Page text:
Parliamentary Sketch

Parliamentary Sketch 18th Nov – A declaration of war…and should we attack IS

By Joe Mellor, Deputy Editor

Cameron is itching to get involved in the Syrian conflict, and he reiterated this point again during today’s PMQS. But all-out war has already broken out in the Labour ranks.

Only hours before PMQs Ken Livingstone, recently installed to evaluate defence policy, said Kevan Jones, Lab, the Shadow Defence Minister, who has suffered with depression, might need some psychiatric help. Ken then refused to apologise for his comments afterwards until Mr Jones did first, he eventually backtracked after mounting pressure.

Nothing like grown-up politics at a time when we are on the verge on World War 3. If that wasn’t enough Maria Eagle, Lab, who is leading the review, was fuming because she found out about Ken’s appointment on Twitter.

The number of defectors from Corbyn is rising every day, John Mann, Lab, who told the house his niece nearly died in the Paris attacks, refused to back Corbyn in an interview straight after PMQS.

It seems as if Jeremy is standing virtually alone in the chamber. There were boos when he stepped up to ask his first question today, you wonder if some of them came from the Labour benches.

The one thing his party could agree on today was the danger of cutting police numbers. However, the PM said neighbourhood police numbers have actually increased. A quick Google search would probably tell you otherwise.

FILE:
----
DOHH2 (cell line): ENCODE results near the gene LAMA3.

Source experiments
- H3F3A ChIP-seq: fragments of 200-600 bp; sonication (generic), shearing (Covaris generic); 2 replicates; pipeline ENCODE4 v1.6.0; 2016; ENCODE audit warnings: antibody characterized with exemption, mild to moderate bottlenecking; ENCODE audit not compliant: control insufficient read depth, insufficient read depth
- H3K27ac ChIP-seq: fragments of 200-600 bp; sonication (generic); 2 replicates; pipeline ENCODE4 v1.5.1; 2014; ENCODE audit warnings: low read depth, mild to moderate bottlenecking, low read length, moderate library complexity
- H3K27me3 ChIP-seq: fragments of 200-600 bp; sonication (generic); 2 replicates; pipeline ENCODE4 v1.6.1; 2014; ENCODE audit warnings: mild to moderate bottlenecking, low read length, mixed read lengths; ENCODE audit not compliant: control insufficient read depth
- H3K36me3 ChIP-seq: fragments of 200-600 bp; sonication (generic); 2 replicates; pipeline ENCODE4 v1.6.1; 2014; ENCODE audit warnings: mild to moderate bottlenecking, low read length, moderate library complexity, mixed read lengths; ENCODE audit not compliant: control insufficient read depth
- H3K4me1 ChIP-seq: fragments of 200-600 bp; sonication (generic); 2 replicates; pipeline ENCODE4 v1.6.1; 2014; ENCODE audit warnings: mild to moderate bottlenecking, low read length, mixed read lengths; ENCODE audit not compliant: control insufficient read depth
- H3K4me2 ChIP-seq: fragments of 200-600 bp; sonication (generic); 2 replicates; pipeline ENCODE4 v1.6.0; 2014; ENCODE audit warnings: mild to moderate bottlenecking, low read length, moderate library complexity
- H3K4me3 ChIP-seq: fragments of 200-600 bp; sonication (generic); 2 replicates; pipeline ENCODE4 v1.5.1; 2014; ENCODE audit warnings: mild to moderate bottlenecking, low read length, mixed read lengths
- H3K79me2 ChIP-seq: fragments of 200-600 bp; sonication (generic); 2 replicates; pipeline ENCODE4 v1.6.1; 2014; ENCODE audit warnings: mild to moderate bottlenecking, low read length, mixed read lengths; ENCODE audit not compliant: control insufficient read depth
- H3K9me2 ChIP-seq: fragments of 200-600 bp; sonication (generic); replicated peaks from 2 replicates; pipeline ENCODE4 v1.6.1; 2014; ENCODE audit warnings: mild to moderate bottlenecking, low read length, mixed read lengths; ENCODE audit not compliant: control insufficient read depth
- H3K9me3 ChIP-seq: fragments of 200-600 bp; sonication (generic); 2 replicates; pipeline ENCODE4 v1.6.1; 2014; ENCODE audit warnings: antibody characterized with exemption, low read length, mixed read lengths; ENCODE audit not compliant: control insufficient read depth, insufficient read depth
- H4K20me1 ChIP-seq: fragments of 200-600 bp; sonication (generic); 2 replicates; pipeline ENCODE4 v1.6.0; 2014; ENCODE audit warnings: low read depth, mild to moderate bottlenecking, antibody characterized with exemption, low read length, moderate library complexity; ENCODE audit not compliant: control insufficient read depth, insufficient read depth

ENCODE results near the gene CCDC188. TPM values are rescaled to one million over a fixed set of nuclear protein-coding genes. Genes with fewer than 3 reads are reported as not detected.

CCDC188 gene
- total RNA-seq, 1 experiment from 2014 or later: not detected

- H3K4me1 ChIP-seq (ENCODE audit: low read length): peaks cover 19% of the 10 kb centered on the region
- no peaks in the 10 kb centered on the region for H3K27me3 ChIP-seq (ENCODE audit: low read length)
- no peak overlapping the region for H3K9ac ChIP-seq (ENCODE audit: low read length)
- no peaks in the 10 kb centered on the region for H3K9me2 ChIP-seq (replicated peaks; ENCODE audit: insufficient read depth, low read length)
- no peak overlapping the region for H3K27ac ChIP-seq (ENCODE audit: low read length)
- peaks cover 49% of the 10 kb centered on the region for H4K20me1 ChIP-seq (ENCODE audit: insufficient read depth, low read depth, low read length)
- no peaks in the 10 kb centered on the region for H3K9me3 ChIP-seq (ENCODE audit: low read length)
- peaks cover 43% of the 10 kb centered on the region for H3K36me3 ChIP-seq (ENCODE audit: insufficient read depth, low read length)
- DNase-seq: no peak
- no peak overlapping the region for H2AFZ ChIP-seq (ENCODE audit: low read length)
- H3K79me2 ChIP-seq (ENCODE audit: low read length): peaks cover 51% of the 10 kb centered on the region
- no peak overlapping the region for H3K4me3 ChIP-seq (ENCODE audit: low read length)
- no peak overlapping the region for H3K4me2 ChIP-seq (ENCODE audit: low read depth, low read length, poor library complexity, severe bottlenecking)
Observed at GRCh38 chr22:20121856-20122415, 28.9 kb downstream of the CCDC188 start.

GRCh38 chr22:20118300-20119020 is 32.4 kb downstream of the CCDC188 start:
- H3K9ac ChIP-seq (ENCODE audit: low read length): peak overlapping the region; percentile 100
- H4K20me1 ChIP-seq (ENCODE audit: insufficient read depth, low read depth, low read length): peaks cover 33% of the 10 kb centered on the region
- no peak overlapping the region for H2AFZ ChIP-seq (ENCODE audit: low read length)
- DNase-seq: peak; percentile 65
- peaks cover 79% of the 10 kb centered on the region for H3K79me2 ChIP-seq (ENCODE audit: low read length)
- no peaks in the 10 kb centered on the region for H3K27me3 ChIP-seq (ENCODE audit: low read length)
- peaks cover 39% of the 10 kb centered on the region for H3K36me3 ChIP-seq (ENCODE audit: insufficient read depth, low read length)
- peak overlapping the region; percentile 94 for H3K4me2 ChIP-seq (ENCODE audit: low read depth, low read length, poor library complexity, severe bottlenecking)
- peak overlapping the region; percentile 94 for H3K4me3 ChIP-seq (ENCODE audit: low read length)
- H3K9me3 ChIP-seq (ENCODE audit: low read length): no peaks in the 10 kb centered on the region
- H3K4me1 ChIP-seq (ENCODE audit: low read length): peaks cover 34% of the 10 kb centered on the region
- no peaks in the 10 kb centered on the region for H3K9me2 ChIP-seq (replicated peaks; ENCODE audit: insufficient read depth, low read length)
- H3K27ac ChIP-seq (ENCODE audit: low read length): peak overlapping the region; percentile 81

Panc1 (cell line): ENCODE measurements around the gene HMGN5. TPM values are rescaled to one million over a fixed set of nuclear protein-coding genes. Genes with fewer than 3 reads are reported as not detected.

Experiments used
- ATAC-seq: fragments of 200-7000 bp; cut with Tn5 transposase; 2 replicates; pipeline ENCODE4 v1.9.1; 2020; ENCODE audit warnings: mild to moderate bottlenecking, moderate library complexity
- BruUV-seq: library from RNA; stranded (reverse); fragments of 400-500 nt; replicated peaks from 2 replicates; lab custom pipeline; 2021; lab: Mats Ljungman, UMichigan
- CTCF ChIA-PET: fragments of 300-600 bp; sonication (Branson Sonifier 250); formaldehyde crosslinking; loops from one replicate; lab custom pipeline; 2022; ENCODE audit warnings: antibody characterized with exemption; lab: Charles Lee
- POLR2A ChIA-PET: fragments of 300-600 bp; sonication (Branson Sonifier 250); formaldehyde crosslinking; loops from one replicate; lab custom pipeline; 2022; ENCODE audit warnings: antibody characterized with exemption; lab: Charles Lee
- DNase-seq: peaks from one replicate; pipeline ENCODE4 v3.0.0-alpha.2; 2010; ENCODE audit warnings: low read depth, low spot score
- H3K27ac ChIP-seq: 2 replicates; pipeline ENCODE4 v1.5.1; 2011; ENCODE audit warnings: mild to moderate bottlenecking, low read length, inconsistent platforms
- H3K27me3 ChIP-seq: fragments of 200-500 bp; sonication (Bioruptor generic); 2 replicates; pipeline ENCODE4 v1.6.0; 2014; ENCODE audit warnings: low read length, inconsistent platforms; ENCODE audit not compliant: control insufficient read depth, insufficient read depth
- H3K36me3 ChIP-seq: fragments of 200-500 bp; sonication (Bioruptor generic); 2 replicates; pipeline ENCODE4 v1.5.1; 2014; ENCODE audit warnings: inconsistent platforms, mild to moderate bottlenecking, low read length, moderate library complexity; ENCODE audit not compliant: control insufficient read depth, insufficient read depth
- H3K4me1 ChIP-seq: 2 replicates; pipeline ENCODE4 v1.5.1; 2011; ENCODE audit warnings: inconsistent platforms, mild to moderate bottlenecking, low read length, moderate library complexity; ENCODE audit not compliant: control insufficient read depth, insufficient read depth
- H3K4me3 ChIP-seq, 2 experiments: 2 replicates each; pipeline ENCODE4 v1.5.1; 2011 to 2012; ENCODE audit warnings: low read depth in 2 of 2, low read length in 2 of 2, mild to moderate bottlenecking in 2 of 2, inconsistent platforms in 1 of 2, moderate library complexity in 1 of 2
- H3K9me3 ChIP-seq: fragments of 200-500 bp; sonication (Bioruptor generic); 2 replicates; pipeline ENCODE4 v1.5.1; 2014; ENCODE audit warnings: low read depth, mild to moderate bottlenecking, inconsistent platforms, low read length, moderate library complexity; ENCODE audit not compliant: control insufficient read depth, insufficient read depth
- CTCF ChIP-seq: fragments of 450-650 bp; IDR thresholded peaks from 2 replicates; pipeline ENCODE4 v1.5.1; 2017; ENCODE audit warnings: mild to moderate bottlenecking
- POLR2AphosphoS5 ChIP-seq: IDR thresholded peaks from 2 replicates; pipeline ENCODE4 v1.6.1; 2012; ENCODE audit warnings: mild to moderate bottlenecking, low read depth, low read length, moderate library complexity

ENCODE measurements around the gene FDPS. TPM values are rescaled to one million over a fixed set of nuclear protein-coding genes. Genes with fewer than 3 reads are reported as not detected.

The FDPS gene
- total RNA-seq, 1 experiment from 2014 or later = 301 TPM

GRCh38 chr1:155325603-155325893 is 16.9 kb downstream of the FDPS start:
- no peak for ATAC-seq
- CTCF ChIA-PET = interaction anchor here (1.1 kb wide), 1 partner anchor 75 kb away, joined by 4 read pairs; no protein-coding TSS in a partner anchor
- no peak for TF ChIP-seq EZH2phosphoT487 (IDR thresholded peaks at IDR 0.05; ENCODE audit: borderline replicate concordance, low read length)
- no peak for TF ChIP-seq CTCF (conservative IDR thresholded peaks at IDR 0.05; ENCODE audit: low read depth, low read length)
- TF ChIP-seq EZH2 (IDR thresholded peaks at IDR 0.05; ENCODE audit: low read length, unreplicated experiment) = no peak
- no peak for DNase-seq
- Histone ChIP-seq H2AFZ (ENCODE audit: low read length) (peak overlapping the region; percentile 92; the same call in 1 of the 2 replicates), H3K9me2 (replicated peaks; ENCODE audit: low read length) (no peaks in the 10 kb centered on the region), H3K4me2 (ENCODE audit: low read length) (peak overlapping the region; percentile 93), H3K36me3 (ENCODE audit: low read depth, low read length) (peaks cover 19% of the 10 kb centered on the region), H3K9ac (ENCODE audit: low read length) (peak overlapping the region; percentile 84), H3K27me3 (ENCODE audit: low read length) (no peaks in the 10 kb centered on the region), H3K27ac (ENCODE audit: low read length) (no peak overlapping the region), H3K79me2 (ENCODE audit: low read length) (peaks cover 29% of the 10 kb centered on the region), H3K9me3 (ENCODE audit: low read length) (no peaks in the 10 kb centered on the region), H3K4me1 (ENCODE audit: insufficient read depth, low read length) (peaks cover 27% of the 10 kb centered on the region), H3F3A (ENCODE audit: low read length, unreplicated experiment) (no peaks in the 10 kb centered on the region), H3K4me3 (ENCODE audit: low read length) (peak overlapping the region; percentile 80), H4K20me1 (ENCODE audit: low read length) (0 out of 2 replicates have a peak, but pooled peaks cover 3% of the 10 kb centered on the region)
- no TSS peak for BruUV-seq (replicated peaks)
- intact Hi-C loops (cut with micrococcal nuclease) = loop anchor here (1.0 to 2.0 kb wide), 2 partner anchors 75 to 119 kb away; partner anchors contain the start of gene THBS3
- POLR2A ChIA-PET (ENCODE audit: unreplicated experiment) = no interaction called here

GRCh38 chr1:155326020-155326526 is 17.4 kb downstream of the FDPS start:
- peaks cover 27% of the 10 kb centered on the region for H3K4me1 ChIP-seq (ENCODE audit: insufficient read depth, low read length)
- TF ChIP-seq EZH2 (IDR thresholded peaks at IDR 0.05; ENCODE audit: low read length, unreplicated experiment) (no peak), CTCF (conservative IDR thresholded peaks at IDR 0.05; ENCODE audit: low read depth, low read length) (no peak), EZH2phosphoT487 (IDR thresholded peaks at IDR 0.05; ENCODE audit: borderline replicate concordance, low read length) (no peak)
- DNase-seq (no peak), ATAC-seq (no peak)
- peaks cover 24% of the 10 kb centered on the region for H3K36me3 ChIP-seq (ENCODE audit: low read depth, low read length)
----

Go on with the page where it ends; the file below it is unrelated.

Corbyn then said we should place sanctions against banks and countries (let’s be honest he was talking about Saudi Arabia) who turn a blind eye to financial dealings with ISIL. It was a great question and was duly ignored by the PM, as he quite likes selling them arms.

Cameron finished the leaders’ exchanges saying Corbyn doesn’t know what the police should do when a terrorist is waving an AK47 at them, which you assume will make the news headlines this evening.

Interestingly, Jeremy didn’t even ask Cameron about military intervention in Syria, he must know large sections of his party aren’t with him; it was left to Angus Robertson, SNP, to raise the thorny issue.

The problem for Cameron is getting a vote on intervention in Syria past Parliament. If he can do that all he has is a UN veto in his way, and we know how much that means. Additionally, the Russian’s continued blanket use of its veto on the UN Security Council, could be lifted. Looking at the pictures from the recent G20 summit Putin has been brought in from the cold; I wonder what the Ukrainians think of all this?

Cameron said with a clear strategy in Syria we should intervene. How clear can a strategy involving: Turkey and the Kurds (who have been involved in a civil war for decades); Iran and Saudi Arabia who hate each other; and USA and Russia (who until Obama and Putin hugged it out last week) were hardly allies. It seems murky at best.

If the PM ignores the UN, this could be his Tony Blair moment. Perhaps the Chilcot report would be published by the time a new inquiry into the fall-out of the Syrian conflict begins, although I wouldn’t hold my breath.

If the attacks in Syria solves the problem of ISIS and we will live in a much safer world then ok; but instead will we find an elderly pacifist, standing alone, wearing a white poppy, saying “I told you so”?

Sycophantic question of the day

Jonathon Reynolds, Lab, who claimed Cameron was an “anti-austerity” leader after he tried to save his local police station from Tory cuts. Everyone laughed, even the PM. A much-needed light heated interlude in an otherwise bleak affair.



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